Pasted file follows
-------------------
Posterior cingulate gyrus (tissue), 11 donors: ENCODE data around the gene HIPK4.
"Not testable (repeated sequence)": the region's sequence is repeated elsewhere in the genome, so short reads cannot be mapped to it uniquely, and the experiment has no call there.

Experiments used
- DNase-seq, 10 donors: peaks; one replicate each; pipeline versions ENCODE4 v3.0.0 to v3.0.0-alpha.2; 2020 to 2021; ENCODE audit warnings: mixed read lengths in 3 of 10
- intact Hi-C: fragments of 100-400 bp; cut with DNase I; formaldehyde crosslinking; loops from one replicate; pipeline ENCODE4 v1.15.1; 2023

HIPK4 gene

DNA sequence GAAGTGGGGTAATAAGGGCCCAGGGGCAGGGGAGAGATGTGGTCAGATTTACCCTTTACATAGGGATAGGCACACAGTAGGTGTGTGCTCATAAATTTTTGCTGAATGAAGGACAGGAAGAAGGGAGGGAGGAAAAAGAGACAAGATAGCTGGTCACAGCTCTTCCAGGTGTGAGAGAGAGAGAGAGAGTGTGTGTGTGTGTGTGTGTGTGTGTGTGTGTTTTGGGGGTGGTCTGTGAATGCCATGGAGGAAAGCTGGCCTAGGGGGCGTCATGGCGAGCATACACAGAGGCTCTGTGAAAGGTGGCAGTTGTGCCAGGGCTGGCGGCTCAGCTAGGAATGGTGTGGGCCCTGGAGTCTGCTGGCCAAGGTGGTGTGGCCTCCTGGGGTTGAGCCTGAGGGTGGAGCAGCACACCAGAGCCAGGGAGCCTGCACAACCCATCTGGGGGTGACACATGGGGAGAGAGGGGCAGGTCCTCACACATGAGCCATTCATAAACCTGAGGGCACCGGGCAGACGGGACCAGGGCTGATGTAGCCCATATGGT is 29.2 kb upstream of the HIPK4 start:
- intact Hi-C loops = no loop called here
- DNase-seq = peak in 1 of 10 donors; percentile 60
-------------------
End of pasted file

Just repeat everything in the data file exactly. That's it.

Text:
Posterior cingulate gyrus (tissue), 11 donors: ENCODE data around the gene HIPK4.
"Not testable (repeated sequence)": the region's sequence is repeated elsewhere in the genome, so short reads cannot be mapped to it uniquely, and the experiment has no call there.

Experiments used
- DNase-seq, 10 donors: peaks; one replicate each; pipeline versions ENCODE4 v3.0.0 to v3.0.0-alpha.2; 2020 to 2021; ENCODE audit warnings: mixed read lengths in 3 of 10
- intact Hi-C: fragments of 100-400 bp; cut with DNase I; formaldehyde crosslinking; loops from one replicate; pipeline ENCODE4 v1.15.1; 2023

HIPK4 gene

DNA sequence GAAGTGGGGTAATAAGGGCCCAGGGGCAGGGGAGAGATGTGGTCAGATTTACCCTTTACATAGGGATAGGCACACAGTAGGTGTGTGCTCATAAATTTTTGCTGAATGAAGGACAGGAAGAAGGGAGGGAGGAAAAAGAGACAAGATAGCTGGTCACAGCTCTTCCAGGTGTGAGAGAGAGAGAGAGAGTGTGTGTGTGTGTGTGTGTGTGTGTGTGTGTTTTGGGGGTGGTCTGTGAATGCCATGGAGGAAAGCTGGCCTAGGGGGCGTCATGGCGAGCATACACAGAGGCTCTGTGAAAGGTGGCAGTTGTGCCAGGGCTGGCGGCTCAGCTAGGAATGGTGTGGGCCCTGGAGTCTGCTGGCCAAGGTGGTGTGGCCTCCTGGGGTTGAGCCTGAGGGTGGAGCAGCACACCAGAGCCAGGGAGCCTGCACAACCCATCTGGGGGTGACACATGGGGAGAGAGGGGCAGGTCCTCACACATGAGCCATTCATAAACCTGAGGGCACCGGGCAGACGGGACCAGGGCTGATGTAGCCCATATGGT is 29.2 kb upstream of the HIPK4 start:
- intact Hi-C loops = no loop called here
- DNase-seq = peak in 1 of 10 donors; percentile 60